History of Belltown
Belltown is built on land originally owned by William Nathaniel Bell, whom it is also named after – even though he left Seattle in 1855. Since it is so close to Downtown, the history of Belltown is very similar to the early history and economy from the 1850s Seattle.
It once was located on Denny Hill, one of Seattle’s tallest hills. When Denny Hill was re-graded between 1897 and 1899, and was subsequently sluiced into Elliott Bay between 1902 and 1911, the land that is now Belltown appeared. Because of Denny Hill, however, Belltown was isolated from the Downtown areas of Seattle; hence the neighborhood’s lower class beginnings. In its early years, it was a low-rent, semi-industrial district.
Belltown is home to Cottage Park, where single-family homes were built in 1916. The three remaining cottages are adjacent to the Belltown P-Patch, and are the last of 11 which used to sit on the quarter-block property. They used to house writers in residence for the Richard Hugo House program (two writers still remain), and are the last remaining wood framed residences in downtown Seattle, maintained by the City as a historic site.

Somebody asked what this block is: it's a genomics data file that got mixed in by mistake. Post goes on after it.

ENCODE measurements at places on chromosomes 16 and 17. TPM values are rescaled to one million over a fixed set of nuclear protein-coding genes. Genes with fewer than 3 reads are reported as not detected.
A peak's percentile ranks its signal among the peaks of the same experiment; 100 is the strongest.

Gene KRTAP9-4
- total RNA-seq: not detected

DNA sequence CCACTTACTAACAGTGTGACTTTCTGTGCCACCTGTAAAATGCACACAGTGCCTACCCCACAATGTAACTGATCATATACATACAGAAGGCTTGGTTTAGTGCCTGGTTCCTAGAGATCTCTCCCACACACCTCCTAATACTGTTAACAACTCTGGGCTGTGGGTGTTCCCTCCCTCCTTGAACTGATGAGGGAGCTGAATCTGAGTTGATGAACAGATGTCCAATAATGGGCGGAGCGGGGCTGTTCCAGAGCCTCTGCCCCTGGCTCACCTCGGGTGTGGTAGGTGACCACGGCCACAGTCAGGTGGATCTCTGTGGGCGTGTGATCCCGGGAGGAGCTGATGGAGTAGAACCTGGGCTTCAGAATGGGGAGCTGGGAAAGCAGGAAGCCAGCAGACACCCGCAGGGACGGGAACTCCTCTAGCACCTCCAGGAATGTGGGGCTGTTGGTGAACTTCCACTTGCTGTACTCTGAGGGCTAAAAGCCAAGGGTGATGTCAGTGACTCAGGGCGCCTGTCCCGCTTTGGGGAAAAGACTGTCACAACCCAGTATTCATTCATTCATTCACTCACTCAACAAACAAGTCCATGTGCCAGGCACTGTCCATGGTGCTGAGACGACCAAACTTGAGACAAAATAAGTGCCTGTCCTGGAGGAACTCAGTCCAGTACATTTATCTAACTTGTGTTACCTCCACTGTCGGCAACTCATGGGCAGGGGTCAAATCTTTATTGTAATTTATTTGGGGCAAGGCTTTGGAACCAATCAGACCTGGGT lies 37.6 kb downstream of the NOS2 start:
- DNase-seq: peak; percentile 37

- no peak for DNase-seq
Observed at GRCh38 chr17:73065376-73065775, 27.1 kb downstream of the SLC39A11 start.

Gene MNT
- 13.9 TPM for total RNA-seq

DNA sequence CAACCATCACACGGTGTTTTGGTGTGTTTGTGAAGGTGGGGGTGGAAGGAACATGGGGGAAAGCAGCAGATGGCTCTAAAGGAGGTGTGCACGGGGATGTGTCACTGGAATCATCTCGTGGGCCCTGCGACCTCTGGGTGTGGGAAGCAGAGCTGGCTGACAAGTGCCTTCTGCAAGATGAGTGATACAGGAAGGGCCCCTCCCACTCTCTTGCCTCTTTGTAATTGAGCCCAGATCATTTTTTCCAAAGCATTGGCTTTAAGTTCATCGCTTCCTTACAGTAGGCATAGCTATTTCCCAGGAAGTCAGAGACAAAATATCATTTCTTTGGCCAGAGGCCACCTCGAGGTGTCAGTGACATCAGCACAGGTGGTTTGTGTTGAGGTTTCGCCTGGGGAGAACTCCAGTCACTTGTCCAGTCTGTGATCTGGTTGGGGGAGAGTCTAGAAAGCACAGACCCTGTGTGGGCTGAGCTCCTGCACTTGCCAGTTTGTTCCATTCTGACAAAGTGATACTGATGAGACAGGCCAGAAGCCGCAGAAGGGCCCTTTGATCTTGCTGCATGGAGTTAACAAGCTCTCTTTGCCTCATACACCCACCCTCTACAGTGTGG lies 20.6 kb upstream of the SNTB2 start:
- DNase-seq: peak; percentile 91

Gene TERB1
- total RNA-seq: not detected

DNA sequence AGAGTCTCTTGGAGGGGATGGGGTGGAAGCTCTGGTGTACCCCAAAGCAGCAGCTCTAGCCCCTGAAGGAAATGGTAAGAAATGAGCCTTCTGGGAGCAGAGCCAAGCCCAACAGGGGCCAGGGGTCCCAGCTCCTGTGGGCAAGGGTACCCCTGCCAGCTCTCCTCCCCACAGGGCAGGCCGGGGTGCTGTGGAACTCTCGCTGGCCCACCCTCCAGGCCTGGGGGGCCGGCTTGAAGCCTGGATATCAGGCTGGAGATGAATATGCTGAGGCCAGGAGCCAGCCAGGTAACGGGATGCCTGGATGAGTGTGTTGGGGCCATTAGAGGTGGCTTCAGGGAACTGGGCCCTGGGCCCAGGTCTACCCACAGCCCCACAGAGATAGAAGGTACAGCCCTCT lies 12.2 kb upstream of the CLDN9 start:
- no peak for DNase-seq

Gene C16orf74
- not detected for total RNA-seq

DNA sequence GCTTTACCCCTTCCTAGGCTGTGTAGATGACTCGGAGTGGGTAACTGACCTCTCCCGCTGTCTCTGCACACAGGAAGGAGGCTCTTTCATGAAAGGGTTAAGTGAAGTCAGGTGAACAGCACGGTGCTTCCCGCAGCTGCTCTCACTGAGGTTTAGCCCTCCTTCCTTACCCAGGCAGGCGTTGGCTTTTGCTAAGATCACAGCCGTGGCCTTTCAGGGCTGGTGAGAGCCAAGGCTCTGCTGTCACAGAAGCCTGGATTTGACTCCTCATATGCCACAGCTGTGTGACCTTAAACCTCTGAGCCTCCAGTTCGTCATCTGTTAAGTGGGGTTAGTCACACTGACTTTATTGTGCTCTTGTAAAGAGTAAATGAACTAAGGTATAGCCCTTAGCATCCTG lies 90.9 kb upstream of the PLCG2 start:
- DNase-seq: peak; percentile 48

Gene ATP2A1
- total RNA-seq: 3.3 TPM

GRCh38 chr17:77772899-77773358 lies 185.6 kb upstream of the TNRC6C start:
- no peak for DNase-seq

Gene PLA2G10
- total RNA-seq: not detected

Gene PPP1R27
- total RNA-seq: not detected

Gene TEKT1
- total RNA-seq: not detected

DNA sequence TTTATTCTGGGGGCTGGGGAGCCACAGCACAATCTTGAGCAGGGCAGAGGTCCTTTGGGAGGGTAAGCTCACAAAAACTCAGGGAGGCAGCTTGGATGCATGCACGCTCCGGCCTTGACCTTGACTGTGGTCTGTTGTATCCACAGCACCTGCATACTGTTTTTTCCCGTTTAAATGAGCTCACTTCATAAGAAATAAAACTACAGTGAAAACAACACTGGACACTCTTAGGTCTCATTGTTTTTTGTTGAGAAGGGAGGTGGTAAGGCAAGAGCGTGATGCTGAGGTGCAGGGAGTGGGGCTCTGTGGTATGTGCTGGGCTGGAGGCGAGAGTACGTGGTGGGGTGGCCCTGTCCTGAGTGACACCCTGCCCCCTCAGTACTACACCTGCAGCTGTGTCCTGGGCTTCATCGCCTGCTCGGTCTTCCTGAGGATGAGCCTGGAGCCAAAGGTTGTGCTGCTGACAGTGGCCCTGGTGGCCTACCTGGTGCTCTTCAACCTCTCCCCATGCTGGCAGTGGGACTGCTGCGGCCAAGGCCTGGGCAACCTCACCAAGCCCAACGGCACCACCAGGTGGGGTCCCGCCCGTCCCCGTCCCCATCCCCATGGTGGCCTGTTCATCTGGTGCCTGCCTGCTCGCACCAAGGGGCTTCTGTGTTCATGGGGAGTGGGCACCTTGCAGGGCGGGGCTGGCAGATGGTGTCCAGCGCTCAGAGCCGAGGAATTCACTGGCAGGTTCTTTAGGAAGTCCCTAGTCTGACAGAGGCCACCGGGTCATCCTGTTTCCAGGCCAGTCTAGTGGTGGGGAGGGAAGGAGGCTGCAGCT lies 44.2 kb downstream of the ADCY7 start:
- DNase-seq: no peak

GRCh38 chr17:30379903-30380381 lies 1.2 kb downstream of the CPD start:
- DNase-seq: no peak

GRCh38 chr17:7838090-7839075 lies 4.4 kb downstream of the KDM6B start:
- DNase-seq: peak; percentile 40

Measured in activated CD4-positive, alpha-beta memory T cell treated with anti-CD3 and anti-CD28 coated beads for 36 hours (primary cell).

The evolution of the film and movie industry strongly affected Belltown’s growth through the early 1900s. Virginia Street and Third Avenue in Belltown were home to “Film Row” around 1910, with film exchanges in the Pathe Building. Because of the flammability of film, zoning rules limited exchanges to the Belltown area alone. The neighborhood remained a central area for film exchanges and continued to be known as “Film Row” through the 1960s, even after the advent of ‘talkies’ (films with sound). Nowadays, the Jewel Box theater in the Rendezvous bar is the single remaining screening room in Belltown.
After the removal of Denny Hill, Belltown began to emerge on its own as a unique place to both live and be for recreation. Hotels, car dealerships, apartments, and warehouses filled the neighborhood – soon followed by artists and musicians looking for cheap rent. These creators then invited the establishment of cafes, galleries, studios, and clubs, bringing the environment we see today in this Seattle neighborhood.